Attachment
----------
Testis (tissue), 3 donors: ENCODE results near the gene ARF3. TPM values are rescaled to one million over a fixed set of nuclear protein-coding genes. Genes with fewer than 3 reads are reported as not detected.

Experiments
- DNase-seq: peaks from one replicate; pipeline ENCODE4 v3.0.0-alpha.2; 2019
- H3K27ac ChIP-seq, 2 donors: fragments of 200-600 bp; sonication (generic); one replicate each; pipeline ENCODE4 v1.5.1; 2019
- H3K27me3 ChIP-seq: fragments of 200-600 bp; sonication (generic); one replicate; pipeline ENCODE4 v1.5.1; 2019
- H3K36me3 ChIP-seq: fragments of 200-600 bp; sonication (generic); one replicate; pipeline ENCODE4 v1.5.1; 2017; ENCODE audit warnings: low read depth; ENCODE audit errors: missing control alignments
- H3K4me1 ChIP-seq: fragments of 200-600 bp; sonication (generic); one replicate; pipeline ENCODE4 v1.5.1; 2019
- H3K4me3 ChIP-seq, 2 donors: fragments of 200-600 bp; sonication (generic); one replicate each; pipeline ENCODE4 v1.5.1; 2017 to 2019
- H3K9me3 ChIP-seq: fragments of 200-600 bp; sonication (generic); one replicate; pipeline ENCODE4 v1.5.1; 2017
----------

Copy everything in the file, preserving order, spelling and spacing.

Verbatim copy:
Testis (tissue), 3 donors: ENCODE results near the gene ARF3. TPM values are rescaled to one million over a fixed set of nuclear protein-coding genes. Genes with fewer than 3 reads are reported as not detected.

Experiments
- DNase-seq: peaks from one replicate; pipeline ENCODE4 v3.0.0-alpha.2; 2019
- H3K27ac ChIP-seq, 2 donors: fragments of 200-600 bp; sonication (generic); one replicate each; pipeline ENCODE4 v1.5.1; 2019
- H3K27me3 ChIP-seq: fragments of 200-600 bp; sonication (generic); one replicate; pipeline ENCODE4 v1.5.1; 2019
- H3K36me3 ChIP-seq: fragments of 200-600 bp; sonication (generic); one replicate; pipeline ENCODE4 v1.5.1; 2017; ENCODE audit warnings: low read depth; ENCODE audit errors: missing control alignments
- H3K4me1 ChIP-seq: fragments of 200-600 bp; sonication (generic); one replicate; pipeline ENCODE4 v1.5.1; 2019
- H3K4me3 ChIP-seq, 2 donors: fragments of 200-600 bp; sonication (generic); one replicate each; pipeline ENCODE4 v1.5.1; 2017 to 2019
- H3K9me3 ChIP-seq: fragments of 200-600 bp; sonication (generic); one replicate; pipeline ENCODE4 v1.5.1; 2017